British intelligence officers are trying to decipher the meaning of a secret message sent during World War II. The message was found in a red capsule attached to the skeleton of a carrier pigeon that sat preserved in the chimney of a home in England for decades. The coded message, written by Sergeant W. Scott, reportedly spells out a specific location, but so far officials are mum on the details.
“We cannot comment until the code is broken,” a spokesman for Government Communications Headquarters (GCHQ) in Britain told the New York Times. “And then we can determine whether it’s secret or not.”
Resident David Martin found the pigeon’s remains in 1982, and while it's unclear why the message has been ignored for so long, historians are now paying close attention. I09 reported that Martin’s home is only five miles away from a rendezvous point designated by British field marshal Bernard Law Montgomery at Reigate.
The National Code Center at Bletchley Park issued a press release speculating that this bird, called 40TW194, was of a special importance.
“We have more than 30 messages from WWII carrier pigeons in our exhibition, but not one is in code. The message Mr. Martin found must be highly top secret. The aluminum ring found on the bird’s leg tells us it was born in1940 and we know it’s an Allied Forces pigeon because of the red capsule it was carrying -- but that’s all we know,” curator Colin Hill said.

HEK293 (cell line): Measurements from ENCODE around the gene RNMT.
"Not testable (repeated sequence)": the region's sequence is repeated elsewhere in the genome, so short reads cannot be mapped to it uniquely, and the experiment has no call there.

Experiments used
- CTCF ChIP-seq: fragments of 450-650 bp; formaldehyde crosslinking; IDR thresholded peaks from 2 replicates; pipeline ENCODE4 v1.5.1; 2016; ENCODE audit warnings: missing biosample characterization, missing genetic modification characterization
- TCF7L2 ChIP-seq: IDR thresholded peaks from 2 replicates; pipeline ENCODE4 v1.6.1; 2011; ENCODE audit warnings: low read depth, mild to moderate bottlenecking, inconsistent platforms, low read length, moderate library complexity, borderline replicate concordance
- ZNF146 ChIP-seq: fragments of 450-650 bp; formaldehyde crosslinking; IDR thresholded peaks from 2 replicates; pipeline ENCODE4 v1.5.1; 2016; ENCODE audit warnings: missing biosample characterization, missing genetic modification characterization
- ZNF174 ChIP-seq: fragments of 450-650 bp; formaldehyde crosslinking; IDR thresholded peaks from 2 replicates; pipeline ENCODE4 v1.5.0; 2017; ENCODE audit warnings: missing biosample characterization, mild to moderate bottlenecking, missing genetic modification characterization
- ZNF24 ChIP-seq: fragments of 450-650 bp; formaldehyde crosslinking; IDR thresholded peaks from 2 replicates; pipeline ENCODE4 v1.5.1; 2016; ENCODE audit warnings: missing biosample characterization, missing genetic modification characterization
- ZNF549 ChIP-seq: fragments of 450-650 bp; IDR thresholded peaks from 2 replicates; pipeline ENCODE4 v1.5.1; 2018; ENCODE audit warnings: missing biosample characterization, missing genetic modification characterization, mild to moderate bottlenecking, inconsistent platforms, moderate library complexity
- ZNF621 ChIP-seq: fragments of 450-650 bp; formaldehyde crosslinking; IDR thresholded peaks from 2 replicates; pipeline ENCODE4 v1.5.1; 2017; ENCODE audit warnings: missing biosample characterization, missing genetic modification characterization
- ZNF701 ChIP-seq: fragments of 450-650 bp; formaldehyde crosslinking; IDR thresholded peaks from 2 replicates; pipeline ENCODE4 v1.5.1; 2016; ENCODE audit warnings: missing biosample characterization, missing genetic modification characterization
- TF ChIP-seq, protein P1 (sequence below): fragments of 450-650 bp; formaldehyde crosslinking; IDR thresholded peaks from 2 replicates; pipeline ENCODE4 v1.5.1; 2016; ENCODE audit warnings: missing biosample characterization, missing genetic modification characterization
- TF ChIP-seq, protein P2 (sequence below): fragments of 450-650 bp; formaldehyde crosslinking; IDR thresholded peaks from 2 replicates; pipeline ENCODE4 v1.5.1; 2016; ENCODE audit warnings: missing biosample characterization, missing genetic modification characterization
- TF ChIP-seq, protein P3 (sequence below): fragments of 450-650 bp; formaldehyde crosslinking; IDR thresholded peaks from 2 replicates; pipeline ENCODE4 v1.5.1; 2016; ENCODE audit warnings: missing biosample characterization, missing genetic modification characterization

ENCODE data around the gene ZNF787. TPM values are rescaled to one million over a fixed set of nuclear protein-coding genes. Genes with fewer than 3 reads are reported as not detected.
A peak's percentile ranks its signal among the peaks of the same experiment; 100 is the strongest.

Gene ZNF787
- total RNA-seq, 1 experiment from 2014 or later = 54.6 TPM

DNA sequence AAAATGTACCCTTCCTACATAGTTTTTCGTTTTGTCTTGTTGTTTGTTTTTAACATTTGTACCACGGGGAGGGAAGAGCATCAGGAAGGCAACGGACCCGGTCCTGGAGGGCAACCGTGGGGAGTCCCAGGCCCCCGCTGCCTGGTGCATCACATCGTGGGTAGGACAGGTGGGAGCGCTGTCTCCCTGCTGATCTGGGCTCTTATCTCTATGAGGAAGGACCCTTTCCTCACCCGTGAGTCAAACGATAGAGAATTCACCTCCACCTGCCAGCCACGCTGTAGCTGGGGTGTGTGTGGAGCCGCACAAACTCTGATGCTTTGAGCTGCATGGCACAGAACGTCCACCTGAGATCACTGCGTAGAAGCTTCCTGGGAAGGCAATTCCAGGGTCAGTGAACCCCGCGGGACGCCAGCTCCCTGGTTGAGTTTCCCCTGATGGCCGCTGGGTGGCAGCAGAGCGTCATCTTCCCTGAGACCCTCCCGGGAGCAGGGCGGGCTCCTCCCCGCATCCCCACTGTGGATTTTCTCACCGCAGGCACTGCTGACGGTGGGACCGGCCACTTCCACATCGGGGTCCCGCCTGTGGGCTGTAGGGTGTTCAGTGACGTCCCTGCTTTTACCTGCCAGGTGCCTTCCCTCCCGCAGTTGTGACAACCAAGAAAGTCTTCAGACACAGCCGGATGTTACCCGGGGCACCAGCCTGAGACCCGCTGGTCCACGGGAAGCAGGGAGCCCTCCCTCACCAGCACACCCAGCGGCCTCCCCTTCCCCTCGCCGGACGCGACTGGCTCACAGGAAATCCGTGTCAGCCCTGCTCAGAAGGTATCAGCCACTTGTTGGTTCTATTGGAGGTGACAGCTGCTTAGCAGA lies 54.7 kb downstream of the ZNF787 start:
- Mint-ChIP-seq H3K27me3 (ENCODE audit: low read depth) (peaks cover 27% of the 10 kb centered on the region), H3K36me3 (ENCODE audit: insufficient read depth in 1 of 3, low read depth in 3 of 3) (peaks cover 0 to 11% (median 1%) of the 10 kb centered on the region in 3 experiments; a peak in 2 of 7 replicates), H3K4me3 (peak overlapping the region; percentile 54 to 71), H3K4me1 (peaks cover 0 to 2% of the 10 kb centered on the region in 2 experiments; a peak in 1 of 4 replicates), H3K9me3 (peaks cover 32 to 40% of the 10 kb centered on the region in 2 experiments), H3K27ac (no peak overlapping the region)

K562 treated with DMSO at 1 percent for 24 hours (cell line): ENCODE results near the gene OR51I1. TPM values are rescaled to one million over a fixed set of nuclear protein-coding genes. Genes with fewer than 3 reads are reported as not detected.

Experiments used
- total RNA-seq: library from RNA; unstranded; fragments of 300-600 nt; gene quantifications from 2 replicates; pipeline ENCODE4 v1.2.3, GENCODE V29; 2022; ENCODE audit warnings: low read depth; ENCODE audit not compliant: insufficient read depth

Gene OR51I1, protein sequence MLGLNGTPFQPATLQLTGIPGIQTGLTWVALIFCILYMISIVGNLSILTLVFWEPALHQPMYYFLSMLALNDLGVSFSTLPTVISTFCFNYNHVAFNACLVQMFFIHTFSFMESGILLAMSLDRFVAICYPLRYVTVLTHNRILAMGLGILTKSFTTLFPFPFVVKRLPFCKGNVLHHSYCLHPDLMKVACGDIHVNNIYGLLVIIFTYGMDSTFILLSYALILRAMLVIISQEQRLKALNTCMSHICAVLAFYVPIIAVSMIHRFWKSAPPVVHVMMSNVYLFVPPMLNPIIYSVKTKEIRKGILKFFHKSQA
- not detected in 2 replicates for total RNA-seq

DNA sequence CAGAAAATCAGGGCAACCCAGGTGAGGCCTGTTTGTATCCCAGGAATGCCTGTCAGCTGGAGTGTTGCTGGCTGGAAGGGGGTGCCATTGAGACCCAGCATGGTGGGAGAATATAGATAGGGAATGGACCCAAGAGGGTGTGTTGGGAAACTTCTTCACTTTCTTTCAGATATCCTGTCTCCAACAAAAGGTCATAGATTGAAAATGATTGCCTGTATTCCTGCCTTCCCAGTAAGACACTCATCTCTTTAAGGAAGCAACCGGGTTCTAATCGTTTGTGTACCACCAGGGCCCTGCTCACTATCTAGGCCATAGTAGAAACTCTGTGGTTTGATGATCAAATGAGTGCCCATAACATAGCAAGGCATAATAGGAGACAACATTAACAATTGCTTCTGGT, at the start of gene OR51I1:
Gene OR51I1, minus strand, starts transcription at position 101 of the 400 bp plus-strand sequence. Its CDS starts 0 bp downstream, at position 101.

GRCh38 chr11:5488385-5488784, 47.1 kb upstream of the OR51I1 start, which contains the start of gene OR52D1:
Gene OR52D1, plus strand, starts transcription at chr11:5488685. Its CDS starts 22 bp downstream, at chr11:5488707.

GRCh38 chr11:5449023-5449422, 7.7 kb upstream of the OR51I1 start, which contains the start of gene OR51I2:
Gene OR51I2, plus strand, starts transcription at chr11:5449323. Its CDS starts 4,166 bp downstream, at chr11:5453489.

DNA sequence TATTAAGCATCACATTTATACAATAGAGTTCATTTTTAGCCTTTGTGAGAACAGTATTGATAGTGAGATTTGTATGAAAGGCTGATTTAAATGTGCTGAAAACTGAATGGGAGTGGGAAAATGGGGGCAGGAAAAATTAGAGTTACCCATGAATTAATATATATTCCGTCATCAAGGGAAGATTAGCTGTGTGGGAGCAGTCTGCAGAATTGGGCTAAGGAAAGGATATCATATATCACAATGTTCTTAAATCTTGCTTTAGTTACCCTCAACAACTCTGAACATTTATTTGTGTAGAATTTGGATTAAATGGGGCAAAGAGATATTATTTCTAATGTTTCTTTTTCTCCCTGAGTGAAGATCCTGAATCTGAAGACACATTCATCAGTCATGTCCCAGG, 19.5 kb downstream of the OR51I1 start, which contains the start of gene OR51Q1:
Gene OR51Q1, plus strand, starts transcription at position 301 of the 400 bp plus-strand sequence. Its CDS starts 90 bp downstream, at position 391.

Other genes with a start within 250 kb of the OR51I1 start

“We suspect it was flying back to Monty’s HQ or Bletchley Park from Nazi-occupied Normandy during the invasion. I can only presume it became exhausted and attempted to rest on an open chimney -- where it valiantly perished.”
While the use of pigeons throughout WWII isn’t discussed in history classes as often as Pearl Harbor or Stalingrad, the birds carried important strategic information. An estimated 250,000 pigeons like 40TW194 were used throughout the war, making them a favorite target for enemy snipers and code breakers.
The capsule 40TW194 was carrying is known to have been used by top-level European spies, according to Australia’s ABC News. The message was addressed to “XO2,” thought to be the code used for bombing commanders. The mystery is so enticing because the code was duplicated and sent twice, indicating a high level of importance.
The Bletchley Park press release said dogs, horses and cats were also used to relay messages between military staff. For their place in history, pigeons were given 32 awards in the late 1940s. GI Joe, the name given to an American pigeon, saved 1,000 human lives when it landed in a British village about to be bombed.